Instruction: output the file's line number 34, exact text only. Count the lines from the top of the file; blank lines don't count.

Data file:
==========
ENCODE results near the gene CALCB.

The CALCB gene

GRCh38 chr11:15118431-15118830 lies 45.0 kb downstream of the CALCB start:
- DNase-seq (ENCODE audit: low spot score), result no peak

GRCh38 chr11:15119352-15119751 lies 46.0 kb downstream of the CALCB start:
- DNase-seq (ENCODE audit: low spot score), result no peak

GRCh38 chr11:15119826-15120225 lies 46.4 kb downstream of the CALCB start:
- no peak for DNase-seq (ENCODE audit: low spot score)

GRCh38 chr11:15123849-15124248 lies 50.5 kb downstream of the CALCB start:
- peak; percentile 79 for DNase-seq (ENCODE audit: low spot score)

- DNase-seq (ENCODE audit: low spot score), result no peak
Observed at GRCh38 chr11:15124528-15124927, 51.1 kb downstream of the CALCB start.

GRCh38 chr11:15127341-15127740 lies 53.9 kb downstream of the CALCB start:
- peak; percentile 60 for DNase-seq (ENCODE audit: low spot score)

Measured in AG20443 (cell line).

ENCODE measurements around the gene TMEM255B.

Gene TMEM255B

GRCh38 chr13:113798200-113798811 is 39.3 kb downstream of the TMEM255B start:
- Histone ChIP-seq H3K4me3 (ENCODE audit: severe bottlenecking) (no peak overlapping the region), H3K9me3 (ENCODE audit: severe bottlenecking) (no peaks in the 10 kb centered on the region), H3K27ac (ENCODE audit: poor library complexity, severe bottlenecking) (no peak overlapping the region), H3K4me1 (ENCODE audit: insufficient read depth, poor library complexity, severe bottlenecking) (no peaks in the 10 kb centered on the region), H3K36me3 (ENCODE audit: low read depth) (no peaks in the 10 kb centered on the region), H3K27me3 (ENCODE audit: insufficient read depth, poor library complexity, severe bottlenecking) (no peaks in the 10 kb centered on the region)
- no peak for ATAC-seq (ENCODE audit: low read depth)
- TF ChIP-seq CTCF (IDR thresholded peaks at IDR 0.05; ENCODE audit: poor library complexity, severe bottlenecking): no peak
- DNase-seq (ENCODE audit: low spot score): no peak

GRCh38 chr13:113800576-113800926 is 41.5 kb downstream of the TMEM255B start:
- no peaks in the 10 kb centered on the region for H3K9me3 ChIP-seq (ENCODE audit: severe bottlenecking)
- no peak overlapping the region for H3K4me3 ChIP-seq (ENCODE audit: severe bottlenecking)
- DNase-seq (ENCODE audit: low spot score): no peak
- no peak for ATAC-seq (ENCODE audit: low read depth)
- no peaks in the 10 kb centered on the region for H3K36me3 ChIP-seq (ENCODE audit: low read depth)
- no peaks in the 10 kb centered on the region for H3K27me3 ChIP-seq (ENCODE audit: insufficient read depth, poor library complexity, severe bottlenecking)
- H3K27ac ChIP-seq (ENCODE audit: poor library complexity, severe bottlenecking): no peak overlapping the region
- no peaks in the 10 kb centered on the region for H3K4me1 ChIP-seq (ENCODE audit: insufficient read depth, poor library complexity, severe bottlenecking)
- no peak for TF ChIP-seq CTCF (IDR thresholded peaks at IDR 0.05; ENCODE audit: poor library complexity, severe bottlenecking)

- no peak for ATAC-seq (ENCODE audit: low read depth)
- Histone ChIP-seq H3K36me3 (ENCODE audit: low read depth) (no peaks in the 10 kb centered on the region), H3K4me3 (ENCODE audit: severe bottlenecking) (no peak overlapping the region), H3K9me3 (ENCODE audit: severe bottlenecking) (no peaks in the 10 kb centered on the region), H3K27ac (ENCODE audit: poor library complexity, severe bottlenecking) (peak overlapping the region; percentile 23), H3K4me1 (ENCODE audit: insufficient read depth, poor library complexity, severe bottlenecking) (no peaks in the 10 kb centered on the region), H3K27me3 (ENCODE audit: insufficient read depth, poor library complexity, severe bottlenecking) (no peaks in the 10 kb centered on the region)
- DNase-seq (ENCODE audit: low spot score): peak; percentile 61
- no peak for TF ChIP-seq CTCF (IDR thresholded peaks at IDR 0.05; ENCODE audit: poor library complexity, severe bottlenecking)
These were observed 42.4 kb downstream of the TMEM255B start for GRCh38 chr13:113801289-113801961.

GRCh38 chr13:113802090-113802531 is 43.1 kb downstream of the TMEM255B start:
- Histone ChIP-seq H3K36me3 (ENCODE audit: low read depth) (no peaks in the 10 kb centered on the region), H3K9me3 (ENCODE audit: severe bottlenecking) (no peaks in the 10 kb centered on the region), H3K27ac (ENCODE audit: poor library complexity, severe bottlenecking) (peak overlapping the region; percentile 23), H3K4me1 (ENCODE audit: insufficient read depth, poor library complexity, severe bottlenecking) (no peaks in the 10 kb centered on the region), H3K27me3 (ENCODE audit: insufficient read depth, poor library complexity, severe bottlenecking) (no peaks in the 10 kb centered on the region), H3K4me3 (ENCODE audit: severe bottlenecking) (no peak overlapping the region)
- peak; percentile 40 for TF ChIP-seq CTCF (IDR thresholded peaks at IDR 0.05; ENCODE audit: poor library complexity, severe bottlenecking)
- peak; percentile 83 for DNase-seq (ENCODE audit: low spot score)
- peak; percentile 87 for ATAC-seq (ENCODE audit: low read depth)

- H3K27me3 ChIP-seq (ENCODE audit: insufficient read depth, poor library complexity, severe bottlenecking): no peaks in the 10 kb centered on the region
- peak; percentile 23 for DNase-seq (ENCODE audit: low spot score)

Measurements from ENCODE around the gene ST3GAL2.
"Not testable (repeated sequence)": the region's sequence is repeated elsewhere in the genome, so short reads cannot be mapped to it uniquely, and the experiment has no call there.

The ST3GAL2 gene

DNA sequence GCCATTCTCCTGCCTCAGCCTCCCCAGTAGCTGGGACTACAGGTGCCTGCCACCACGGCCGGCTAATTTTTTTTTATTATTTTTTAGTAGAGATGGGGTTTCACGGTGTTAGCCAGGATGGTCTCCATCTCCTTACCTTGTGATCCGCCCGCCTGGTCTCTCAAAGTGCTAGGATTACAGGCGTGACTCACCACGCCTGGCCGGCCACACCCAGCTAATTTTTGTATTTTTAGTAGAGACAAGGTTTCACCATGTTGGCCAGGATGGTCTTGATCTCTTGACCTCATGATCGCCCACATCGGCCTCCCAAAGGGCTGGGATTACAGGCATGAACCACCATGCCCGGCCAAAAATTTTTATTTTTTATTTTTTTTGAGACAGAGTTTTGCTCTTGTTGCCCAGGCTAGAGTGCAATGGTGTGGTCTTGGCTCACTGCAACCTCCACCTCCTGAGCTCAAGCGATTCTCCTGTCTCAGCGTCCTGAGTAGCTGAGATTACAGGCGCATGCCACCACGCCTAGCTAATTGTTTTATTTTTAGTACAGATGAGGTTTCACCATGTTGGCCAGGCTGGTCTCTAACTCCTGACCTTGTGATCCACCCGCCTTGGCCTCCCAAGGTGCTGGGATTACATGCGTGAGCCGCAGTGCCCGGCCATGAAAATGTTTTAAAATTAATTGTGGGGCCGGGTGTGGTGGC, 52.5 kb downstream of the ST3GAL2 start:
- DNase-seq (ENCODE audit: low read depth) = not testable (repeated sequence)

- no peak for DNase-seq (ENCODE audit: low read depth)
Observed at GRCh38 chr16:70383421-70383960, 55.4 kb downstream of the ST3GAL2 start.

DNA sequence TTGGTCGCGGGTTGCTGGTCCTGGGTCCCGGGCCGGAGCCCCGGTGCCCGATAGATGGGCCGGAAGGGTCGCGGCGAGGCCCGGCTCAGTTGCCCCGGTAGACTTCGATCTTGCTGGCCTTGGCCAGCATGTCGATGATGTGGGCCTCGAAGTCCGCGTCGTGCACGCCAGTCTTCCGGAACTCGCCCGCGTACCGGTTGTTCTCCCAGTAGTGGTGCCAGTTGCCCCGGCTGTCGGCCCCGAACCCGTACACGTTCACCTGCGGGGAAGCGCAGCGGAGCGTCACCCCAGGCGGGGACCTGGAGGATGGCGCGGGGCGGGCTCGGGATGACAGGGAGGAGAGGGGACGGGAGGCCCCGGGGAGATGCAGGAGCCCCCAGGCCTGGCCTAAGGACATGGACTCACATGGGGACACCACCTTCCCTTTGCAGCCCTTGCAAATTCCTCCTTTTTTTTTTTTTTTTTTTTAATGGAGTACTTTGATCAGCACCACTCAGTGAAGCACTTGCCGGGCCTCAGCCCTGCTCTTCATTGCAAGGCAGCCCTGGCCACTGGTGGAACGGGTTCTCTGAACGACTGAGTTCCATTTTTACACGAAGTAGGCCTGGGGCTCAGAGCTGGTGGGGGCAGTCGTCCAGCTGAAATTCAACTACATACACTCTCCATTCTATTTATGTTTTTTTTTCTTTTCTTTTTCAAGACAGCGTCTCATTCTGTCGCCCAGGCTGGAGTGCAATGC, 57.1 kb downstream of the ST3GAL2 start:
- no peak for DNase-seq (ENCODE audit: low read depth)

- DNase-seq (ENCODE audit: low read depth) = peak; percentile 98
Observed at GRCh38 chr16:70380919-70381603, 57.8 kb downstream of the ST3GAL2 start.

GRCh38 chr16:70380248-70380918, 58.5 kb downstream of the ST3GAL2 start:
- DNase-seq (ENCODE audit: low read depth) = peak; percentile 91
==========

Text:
- Histone ChIP-seq H3K36me3 (ENCODE audit: low read depth) (no peaks in the 10 kb centered on the region), H3K4me3 (ENCODE audit: severe bottlenecking) (no peak overlapping the region), H3K9me3 (ENCODE audit: severe bottlenecking) (no peaks in the 10 kb centered on the region), H3K27ac (ENCODE audit: poor library complexity, severe bottlenecking) (peak overlapping the region; percentile 23), H3K4me1 (ENCODE audit: insufficient read depth, poor library complexity, severe bottlenecking) (no peaks in the 10 kb centered on the region), H3K27me3 (ENCODE audit: insufficient read depth, poor library complexity, severe bottlenecking) (no peaks in the 10 kb centered on the region)